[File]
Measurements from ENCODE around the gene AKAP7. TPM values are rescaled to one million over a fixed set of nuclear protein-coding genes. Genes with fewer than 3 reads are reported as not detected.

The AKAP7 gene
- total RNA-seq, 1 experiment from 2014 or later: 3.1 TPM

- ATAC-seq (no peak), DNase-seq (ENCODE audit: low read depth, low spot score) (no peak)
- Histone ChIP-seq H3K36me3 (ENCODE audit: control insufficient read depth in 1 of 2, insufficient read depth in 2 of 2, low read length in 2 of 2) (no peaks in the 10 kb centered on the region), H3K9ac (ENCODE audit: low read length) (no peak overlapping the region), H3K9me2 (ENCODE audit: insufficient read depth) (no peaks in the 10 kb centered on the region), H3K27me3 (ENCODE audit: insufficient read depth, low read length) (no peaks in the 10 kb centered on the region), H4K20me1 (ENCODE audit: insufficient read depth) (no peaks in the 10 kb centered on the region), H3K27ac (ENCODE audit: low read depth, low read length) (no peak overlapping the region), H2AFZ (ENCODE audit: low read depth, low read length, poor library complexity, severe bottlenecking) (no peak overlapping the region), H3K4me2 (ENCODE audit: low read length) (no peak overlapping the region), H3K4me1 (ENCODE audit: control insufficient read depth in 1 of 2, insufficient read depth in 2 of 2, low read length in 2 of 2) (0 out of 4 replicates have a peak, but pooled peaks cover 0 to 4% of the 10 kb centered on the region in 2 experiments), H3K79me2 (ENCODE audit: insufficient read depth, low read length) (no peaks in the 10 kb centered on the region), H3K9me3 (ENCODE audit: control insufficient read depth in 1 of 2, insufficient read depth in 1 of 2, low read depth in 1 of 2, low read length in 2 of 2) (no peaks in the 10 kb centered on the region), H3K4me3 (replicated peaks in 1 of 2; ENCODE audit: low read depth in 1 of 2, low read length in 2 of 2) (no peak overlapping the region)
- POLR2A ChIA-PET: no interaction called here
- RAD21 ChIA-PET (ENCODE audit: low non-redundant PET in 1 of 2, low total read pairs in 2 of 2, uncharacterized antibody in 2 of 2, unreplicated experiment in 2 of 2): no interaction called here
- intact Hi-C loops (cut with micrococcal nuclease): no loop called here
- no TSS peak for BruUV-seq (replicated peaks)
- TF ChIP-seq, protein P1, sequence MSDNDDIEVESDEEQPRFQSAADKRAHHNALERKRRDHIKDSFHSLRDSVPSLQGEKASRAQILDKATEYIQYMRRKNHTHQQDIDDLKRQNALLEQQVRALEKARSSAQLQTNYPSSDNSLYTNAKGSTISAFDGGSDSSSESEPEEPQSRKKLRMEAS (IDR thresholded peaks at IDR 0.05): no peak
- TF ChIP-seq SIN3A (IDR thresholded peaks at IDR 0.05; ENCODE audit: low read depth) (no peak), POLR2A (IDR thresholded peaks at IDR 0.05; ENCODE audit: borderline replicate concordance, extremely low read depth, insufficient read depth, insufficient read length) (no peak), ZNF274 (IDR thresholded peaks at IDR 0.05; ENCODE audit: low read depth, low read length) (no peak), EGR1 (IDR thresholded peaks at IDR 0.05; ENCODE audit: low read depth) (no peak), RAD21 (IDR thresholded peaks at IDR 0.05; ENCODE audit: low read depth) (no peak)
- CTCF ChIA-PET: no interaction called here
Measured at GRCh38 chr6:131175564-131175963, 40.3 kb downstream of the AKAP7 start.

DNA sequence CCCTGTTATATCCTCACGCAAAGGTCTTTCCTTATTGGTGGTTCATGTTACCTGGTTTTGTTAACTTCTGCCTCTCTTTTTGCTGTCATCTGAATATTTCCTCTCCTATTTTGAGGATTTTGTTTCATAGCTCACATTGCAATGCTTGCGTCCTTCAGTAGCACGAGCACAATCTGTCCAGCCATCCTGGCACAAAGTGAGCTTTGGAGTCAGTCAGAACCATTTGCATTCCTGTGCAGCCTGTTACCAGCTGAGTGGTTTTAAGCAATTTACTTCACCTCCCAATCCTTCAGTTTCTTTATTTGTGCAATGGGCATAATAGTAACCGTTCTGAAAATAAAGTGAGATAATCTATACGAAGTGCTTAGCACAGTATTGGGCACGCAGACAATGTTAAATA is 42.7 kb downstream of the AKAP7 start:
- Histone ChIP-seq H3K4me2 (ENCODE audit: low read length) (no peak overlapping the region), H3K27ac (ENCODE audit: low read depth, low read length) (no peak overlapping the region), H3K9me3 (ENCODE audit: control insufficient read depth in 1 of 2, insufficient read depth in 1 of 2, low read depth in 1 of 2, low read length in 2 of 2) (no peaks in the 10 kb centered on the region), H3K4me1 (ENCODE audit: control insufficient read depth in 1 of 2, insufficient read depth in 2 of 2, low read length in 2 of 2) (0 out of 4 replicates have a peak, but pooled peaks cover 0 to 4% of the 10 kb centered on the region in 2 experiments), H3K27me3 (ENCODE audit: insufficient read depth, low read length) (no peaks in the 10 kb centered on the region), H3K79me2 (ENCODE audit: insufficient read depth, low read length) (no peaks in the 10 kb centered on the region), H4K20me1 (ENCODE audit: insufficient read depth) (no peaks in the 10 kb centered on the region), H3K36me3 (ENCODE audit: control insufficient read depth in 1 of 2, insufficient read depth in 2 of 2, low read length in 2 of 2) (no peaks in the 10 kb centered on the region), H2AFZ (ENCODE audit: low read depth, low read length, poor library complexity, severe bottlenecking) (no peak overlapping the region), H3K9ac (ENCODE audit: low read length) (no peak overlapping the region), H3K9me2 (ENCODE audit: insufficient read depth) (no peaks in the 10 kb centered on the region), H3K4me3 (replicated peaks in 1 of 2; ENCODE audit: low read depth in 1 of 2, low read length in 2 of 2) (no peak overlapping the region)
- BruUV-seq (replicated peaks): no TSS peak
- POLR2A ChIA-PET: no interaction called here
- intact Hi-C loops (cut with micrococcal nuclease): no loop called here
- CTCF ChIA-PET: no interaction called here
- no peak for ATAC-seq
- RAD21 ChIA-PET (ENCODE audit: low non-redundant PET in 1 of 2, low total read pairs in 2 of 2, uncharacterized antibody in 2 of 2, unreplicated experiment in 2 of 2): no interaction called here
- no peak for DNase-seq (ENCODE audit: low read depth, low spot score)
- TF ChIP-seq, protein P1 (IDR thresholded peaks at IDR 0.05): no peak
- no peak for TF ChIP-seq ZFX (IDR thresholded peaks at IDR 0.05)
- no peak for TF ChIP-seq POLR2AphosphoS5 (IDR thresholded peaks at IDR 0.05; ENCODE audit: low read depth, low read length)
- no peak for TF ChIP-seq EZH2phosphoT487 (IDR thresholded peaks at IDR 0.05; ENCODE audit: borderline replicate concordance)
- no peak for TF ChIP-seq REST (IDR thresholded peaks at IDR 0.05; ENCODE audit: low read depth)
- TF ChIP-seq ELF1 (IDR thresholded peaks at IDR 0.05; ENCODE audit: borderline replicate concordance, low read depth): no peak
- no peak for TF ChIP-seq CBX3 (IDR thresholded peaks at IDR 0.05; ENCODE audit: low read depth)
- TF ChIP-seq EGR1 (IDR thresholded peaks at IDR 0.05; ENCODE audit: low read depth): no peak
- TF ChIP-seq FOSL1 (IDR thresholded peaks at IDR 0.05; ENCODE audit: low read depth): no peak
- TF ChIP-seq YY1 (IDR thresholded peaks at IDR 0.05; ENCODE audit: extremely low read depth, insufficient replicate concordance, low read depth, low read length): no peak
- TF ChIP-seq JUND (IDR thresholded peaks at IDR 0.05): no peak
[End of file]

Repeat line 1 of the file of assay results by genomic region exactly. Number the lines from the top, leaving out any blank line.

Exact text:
Measurements from ENCODE around the gene AKAP7. TPM values are rescaled to one million over a fixed set of nuclear protein-coding genes. Genes with fewer than 3 reads are reported as not detected.